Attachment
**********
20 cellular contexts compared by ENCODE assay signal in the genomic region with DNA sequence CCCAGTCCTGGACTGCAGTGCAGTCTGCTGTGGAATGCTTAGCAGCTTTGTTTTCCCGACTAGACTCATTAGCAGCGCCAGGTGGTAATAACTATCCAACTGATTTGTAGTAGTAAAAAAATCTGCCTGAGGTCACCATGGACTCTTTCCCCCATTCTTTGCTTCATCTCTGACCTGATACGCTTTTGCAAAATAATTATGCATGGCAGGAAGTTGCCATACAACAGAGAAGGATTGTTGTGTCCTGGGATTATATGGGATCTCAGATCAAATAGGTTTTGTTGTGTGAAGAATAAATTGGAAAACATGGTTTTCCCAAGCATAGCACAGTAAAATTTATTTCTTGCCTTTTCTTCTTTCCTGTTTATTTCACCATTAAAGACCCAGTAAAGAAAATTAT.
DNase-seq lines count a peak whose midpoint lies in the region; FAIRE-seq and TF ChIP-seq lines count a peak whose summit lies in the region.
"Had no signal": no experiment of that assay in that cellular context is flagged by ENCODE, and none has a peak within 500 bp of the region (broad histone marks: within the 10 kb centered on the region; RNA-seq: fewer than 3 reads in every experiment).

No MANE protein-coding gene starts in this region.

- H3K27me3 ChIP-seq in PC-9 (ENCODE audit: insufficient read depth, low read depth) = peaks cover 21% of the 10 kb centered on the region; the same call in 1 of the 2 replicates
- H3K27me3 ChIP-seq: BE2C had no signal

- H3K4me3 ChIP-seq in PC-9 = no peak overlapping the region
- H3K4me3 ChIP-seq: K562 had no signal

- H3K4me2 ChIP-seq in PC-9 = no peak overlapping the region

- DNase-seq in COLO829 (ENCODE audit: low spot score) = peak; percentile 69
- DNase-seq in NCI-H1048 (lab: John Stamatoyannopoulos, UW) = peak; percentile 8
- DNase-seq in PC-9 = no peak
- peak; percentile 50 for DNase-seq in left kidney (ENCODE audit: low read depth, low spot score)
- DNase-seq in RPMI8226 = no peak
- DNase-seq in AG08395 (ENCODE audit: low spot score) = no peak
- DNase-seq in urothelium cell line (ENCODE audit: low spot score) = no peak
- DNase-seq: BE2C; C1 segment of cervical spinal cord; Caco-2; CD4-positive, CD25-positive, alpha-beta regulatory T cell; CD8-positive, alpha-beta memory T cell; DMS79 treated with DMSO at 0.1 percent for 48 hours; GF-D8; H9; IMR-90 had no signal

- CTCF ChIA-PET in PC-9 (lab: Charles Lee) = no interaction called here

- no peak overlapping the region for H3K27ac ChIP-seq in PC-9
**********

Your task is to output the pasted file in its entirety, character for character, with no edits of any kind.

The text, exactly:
20 cellular contexts compared by ENCODE assay signal in the genomic region with DNA sequence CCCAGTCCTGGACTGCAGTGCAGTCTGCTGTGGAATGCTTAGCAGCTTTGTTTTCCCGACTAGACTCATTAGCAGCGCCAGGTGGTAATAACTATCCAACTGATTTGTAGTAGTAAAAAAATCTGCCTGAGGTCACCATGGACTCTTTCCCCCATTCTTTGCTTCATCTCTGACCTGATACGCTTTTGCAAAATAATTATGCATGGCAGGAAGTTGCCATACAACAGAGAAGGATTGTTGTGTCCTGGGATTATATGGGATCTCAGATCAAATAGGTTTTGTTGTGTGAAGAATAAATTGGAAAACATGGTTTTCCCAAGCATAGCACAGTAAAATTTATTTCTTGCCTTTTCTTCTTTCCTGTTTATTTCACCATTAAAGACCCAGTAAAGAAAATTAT.
DNase-seq lines count a peak whose midpoint lies in the region; FAIRE-seq and TF ChIP-seq lines count a peak whose summit lies in the region.
"Had no signal": no experiment of that assay in that cellular context is flagged by ENCODE, and none has a peak within 500 bp of the region (broad histone marks: within the 10 kb centered on the region; RNA-seq: fewer than 3 reads in every experiment).

No MANE protein-coding gene starts in this region.

- H3K27me3 ChIP-seq in PC-9 (ENCODE audit: insufficient read depth, low read depth) = peaks cover 21% of the 10 kb centered on the region; the same call in 1 of the 2 replicates
- H3K27me3 ChIP-seq: BE2C had no signal

- H3K4me3 ChIP-seq in PC-9 = no peak overlapping the region
- H3K4me3 ChIP-seq: K562 had no signal

- H3K4me2 ChIP-seq in PC-9 = no peak overlapping the region

- DNase-seq in COLO829 (ENCODE audit: low spot score) = peak; percentile 69
- DNase-seq in NCI-H1048 (lab: John Stamatoyannopoulos, UW) = peak; percentile 8
- DNase-seq in PC-9 = no peak
- peak; percentile 50 for DNase-seq in left kidney (ENCODE audit: low read depth, low spot score)
- DNase-seq in RPMI8226 = no peak
- DNase-seq in AG08395 (ENCODE audit: low spot score) = no peak
- DNase-seq in urothelium cell line (ENCODE audit: low spot score) = no peak
- DNase-seq: BE2C; C1 segment of cervical spinal cord; Caco-2; CD4-positive, CD25-positive, alpha-beta regulatory T cell; CD8-positive, alpha-beta memory T cell; DMS79 treated with DMSO at 0.1 percent for 48 hours; GF-D8; H9; IMR-90 had no signal

- CTCF ChIA-PET in PC-9 (lab: Charles Lee) = no interaction called here

- no peak overlapping the region for H3K27ac ChIP-seq in PC-9